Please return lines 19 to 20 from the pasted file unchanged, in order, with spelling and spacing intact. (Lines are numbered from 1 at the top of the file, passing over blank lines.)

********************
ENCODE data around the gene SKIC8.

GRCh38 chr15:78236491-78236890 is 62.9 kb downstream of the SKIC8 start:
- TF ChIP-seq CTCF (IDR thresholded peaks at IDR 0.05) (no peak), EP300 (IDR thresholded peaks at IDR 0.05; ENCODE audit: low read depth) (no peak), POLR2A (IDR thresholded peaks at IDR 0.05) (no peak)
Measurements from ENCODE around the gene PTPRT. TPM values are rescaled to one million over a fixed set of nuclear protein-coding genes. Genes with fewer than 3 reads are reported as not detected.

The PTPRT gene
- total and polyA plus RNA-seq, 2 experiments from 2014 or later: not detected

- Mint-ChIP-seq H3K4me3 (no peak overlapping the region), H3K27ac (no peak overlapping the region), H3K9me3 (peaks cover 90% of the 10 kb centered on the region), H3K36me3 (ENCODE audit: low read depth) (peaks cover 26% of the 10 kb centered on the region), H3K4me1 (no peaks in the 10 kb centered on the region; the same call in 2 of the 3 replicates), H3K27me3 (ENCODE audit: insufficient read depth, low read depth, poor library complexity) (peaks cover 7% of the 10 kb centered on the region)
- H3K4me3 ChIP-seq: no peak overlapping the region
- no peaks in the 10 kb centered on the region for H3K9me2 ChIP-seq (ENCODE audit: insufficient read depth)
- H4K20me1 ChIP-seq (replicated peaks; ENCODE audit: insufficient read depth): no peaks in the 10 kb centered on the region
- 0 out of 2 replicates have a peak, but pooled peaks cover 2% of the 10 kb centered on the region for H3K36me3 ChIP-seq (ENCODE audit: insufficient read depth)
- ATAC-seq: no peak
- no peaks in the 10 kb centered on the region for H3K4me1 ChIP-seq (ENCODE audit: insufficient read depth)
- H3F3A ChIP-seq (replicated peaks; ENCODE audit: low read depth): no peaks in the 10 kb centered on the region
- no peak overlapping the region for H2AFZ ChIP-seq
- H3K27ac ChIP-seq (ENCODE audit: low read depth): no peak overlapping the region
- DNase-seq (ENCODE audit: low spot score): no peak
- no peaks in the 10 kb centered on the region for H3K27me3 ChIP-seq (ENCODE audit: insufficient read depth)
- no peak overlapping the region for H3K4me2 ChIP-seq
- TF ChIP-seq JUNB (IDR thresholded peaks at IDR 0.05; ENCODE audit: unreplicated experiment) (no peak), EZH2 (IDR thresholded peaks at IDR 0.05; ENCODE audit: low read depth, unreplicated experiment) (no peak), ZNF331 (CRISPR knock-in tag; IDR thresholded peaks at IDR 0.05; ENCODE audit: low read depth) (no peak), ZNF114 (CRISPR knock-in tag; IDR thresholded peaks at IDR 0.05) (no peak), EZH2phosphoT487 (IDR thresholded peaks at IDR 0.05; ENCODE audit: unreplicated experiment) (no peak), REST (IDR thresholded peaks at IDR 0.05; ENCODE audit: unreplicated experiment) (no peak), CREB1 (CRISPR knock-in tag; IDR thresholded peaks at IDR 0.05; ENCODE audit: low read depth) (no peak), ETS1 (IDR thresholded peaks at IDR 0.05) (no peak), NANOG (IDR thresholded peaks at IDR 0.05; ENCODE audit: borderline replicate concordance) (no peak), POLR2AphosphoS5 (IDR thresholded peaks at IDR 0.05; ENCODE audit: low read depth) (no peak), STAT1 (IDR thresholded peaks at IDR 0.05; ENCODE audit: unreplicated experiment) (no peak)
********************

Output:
- no peak overlapping the region for H3K4me2 ChIP-seq
- TF ChIP-seq JUNB (IDR thresholded peaks at IDR 0.05; ENCODE audit: unreplicated experiment) (no peak), EZH2 (IDR thresholded peaks at IDR 0.05; ENCODE audit: low read depth, unreplicated experiment) (no peak), ZNF331 (CRISPR knock-in tag; IDR thresholded peaks at IDR 0.05; ENCODE audit: low read depth) (no peak), ZNF114 (CRISPR knock-in tag; IDR thresholded peaks at IDR 0.05) (no peak), EZH2phosphoT487 (IDR thresholded peaks at IDR 0.05; ENCODE audit: unreplicated experiment) (no peak), REST (IDR thresholded peaks at IDR 0.05; ENCODE audit: unreplicated experiment) (no peak), CREB1 (CRISPR knock-in tag; IDR thresholded peaks at IDR 0.05; ENCODE audit: low read depth) (no peak), ETS1 (IDR thresholded peaks at IDR 0.05) (no peak), NANOG (IDR thresholded peaks at IDR 0.05; ENCODE audit: borderline replicate concordance) (no peak), POLR2AphosphoS5 (IDR thresholded peaks at IDR 0.05; ENCODE audit: low read depth) (no peak), STAT1 (IDR thresholded peaks at IDR 0.05; ENCODE audit: unreplicated experiment) (no peak)